I remember being in grade 3, and our teacher told us that our parents live on through our genes. That stuck with me; it’s funny how life sets you up. My Mom and I look like twins; when I see my smile in the mirror, I feel like I am now smiling for both of us.
One day I told a friend how I experienced my Mom’s transition and that I still felt connected to her. He was a pretty logical guy, so I braced myself for some rebuttal. Instead, he said it makes sense because,
“Energy never dies; it only transforms.”
Realistic Not Spiritual
For years I considered myself to be spiritual, but now I think I am realistic. I’m intuitive and have had my fair share of spiritual experiences. I work as an astrologer and read star charts for a living. But after my friend put it in scientific terms, I realized that my beliefs aren’t wild, woo-woo, or out there; they make sense.
The Days of the Dead
This past January, I visited Mexico. As I walked through one of the cemeteries, I felt overcome with a sense of excitement. I wanted to splash colors, decorations, and celebrations around death. I didn’t want to eliminate all joy with blacks, greys, and sadness. I wanted to keep her alive.
“The days of the dead are truly a celebration of life. When children dance with caricatures of death, eat skull sugar molds and learn to respect that life is brief, they learn there is a circle to life and to not fear death and then are free to enjoy and appreciate every moment.”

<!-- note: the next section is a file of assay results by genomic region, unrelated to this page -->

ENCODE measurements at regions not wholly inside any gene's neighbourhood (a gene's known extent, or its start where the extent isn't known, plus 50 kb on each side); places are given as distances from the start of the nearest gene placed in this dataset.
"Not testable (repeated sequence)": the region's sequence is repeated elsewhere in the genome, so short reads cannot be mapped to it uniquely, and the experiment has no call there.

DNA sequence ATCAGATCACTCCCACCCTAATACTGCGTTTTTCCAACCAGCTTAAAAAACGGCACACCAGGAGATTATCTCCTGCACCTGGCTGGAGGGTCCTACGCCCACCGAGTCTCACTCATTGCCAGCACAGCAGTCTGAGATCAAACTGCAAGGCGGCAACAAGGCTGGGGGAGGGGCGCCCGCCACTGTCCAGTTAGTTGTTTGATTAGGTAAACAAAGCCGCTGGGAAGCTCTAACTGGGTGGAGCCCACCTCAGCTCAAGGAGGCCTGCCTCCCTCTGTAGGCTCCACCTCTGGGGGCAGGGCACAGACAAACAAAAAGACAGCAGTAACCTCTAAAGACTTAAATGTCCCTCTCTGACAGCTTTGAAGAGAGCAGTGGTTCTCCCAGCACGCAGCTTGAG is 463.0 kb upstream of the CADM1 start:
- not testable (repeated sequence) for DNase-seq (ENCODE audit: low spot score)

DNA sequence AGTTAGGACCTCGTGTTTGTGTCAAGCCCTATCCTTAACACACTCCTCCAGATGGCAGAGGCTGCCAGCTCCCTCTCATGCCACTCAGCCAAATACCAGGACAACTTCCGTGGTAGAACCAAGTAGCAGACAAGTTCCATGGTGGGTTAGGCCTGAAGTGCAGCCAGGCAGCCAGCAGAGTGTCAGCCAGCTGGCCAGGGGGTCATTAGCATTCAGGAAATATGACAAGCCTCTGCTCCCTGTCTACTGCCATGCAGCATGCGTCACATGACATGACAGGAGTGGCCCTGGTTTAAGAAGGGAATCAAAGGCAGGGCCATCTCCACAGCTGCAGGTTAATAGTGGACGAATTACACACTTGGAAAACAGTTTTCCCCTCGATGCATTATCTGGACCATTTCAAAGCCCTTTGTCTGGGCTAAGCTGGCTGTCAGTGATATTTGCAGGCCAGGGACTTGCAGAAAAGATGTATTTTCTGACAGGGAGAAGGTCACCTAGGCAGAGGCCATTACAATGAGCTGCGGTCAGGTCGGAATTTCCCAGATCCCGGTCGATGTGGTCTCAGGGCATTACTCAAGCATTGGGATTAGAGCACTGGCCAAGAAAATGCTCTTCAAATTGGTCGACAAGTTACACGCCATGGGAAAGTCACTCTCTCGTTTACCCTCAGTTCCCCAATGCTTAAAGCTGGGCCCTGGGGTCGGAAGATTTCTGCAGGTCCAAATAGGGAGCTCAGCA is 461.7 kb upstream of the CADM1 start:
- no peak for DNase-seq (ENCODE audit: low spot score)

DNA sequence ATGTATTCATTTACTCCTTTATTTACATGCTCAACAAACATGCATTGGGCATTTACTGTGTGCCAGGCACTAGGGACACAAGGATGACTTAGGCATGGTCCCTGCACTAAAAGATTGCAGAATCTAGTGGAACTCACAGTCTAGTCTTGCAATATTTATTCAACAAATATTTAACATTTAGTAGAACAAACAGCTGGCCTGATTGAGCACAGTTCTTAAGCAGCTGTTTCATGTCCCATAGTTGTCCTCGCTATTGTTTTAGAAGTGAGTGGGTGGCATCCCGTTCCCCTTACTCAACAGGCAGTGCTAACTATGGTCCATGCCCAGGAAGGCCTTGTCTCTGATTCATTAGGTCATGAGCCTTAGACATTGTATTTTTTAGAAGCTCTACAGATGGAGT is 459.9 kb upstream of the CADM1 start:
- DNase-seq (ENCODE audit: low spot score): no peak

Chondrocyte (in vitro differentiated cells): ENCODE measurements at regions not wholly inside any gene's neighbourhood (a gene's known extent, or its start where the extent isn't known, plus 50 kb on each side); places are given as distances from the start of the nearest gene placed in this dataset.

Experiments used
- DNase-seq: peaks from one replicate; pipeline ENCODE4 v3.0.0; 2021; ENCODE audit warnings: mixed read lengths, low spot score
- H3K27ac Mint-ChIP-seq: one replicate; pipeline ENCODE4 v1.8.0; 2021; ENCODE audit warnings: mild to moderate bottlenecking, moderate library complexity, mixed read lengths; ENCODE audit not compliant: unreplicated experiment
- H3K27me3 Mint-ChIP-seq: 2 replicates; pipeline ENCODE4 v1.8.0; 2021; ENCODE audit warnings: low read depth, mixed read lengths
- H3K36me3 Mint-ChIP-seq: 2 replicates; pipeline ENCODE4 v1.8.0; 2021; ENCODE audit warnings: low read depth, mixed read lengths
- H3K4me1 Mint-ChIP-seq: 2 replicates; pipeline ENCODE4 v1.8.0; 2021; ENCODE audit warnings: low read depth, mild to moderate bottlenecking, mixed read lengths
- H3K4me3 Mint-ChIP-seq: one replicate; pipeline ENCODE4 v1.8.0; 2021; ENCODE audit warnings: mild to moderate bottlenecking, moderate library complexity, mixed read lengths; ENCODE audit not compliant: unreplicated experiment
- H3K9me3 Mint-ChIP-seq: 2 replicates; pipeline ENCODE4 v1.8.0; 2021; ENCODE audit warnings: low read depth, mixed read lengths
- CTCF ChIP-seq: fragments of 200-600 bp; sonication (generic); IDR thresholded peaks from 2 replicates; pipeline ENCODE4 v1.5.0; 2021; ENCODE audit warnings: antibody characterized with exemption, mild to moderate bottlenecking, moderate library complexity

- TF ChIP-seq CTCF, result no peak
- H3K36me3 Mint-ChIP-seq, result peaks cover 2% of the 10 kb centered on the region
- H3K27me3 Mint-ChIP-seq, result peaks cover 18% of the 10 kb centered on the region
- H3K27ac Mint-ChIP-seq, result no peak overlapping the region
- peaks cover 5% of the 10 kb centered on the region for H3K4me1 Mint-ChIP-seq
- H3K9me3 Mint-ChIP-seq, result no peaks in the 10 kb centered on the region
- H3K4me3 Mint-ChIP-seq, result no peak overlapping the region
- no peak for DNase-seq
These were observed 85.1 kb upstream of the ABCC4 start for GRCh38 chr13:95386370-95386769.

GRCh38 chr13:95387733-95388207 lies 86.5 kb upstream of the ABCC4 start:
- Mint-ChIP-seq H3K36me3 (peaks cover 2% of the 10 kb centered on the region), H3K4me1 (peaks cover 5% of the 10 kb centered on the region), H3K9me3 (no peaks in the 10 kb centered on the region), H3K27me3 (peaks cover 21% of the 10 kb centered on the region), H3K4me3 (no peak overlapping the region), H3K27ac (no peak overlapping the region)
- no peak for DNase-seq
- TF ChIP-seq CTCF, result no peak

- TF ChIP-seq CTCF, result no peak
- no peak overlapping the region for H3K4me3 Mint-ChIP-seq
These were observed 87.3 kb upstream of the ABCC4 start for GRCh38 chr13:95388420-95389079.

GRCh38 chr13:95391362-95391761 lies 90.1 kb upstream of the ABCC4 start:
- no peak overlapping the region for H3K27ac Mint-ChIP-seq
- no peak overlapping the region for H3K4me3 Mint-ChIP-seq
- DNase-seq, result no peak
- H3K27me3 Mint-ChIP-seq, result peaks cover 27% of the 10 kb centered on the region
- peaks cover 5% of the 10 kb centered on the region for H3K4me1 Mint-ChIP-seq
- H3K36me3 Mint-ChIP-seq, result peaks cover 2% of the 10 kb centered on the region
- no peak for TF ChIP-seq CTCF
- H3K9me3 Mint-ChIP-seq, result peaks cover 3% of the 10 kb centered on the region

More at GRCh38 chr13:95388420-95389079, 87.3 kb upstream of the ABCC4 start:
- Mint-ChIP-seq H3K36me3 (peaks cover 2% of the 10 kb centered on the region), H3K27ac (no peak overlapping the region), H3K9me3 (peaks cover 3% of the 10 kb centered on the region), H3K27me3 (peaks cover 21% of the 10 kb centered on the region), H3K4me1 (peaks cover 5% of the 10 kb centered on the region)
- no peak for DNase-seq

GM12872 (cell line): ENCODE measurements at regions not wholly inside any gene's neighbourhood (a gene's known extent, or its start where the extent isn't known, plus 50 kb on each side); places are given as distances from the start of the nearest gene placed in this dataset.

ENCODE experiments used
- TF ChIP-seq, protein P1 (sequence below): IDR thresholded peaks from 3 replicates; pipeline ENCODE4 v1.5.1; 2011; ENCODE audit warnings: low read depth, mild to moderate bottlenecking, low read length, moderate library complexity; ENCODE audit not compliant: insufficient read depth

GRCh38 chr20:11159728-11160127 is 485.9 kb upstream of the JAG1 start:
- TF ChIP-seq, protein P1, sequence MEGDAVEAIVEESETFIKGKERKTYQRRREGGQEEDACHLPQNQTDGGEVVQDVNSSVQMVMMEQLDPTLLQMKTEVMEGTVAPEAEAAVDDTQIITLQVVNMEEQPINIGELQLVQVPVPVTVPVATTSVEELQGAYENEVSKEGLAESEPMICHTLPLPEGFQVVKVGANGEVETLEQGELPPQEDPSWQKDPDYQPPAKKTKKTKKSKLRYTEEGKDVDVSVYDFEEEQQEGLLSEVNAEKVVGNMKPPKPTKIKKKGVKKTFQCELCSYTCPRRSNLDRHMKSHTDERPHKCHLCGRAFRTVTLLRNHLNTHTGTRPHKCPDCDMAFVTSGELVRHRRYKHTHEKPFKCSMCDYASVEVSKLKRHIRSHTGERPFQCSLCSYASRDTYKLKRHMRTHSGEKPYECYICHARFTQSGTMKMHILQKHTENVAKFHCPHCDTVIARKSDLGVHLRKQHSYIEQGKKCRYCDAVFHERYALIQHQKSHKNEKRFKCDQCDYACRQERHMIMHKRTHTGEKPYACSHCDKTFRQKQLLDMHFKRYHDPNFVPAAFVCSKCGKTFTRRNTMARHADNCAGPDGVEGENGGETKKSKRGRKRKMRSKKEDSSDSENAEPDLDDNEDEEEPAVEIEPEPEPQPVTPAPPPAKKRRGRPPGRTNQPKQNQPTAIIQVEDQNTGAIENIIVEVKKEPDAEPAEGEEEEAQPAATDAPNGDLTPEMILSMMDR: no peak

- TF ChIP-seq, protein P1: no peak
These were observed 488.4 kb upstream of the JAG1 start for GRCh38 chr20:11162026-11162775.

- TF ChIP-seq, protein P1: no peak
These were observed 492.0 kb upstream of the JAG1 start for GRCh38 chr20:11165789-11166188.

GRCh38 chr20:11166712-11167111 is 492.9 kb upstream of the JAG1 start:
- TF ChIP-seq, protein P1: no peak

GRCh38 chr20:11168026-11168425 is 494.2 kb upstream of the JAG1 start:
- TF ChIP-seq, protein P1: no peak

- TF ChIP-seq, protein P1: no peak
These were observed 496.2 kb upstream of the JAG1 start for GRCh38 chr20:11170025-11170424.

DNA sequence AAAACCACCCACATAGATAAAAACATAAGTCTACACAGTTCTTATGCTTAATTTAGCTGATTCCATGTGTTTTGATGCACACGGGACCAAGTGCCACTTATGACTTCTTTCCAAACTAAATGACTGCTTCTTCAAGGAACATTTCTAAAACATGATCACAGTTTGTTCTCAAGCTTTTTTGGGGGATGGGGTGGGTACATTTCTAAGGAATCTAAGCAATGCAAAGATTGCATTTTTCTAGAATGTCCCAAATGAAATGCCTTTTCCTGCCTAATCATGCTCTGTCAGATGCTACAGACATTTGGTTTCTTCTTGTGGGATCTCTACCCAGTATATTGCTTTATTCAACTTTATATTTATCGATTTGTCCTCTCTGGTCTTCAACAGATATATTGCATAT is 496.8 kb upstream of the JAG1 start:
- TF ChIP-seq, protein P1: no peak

After learning about this tradition, I understood there are places worldwide that celebrate life while healing grief and loss.
She Takes the Lead
For some people, this kind of relationship post-death is not realistic. Since the day she died, I was available to more. I was willing to think beyond the constraints of our society and wanted to explore.
From that place of willingness to be open, her spirit took the lead. Little things that I couldn’t have planned began happening.
Here are some examples:
At my Mom’s funeral, the minister talked about her life as a sunset. He said she was like the Sun, and even though it dips below the horizon and out of sight, it leaves an afterglow.
He expressed how her legacy is like an afterglow. It’s still shining and leaving its effect on others.
This sparked our interest in sunsets. Following my Mom’s death, we became sunset chasers, traveling to see the best ones, and with each view, we would feel her love. Many people told us to check out the sunsets on Lake Huron.
Lake Huron is a Great Lake, and when standing on the shoreline, all you can see is water. The Sun dips into the horizon and gives a stunning west coast sunset.
That was one of our destinations. While we were swimming, a lifeguard started blowing his whistle. We had never been to this area before, but the lifeguard went to the same University as my sister. She’s a synchronized swimmer, he’s a lifeguard at the pool, and although they had never talked, he recognized her.
After his shift, he came to hang with us. He invited us to their cottage, where all the guards lived. They were in a band together and had recently released an album called “Divine Time.”
In their living room hung a picture of a surfer, which was the same image as my Mom’s recent profile picture on Facebook.
We became fans of the band, and over the years to come, we would go to their shows and fostered a friendship. Eventually, my partner received a job opportunity along the shores of Lake Huron. We bought our first home in the area and settled down.